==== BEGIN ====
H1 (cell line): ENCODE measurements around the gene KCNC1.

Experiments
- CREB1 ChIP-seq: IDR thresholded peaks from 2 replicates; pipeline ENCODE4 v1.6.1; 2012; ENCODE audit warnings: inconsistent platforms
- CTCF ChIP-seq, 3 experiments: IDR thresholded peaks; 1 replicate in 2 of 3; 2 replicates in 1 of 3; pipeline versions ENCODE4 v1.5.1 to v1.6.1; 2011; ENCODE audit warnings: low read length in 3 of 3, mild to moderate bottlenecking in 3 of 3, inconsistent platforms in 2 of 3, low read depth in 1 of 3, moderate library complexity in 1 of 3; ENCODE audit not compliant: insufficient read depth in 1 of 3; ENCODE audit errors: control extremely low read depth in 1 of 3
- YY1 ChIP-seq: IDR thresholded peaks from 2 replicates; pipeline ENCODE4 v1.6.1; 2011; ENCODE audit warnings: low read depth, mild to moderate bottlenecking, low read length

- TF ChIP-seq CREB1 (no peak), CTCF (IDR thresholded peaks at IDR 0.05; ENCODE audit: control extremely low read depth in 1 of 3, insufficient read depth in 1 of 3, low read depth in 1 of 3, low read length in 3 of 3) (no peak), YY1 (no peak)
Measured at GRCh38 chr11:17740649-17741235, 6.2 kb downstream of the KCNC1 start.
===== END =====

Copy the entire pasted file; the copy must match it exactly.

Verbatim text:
H1 (cell line): ENCODE measurements around the gene KCNC1.

Experiments
- CREB1 ChIP-seq: IDR thresholded peaks from 2 replicates; pipeline ENCODE4 v1.6.1; 2012; ENCODE audit warnings: inconsistent platforms
- CTCF ChIP-seq, 3 experiments: IDR thresholded peaks; 1 replicate in 2 of 3; 2 replicates in 1 of 3; pipeline versions ENCODE4 v1.5.1 to v1.6.1; 2011; ENCODE audit warnings: low read length in 3 of 3, mild to moderate bottlenecking in 3 of 3, inconsistent platforms in 2 of 3, low read depth in 1 of 3, moderate library complexity in 1 of 3; ENCODE audit not compliant: insufficient read depth in 1 of 3; ENCODE audit errors: control extremely low read depth in 1 of 3
- YY1 ChIP-seq: IDR thresholded peaks from 2 replicates; pipeline ENCODE4 v1.6.1; 2011; ENCODE audit warnings: low read depth, mild to moderate bottlenecking, low read length

- TF ChIP-seq CREB1 (no peak), CTCF (IDR thresholded peaks at IDR 0.05; ENCODE audit: control extremely low read depth in 1 of 3, insufficient read depth in 1 of 3, low read depth in 1 of 3, low read length in 3 of 3) (no peak), YY1 (no peak)
Measured at GRCh38 chr11:17740649-17741235, 6.2 kb downstream of the KCNC1 start.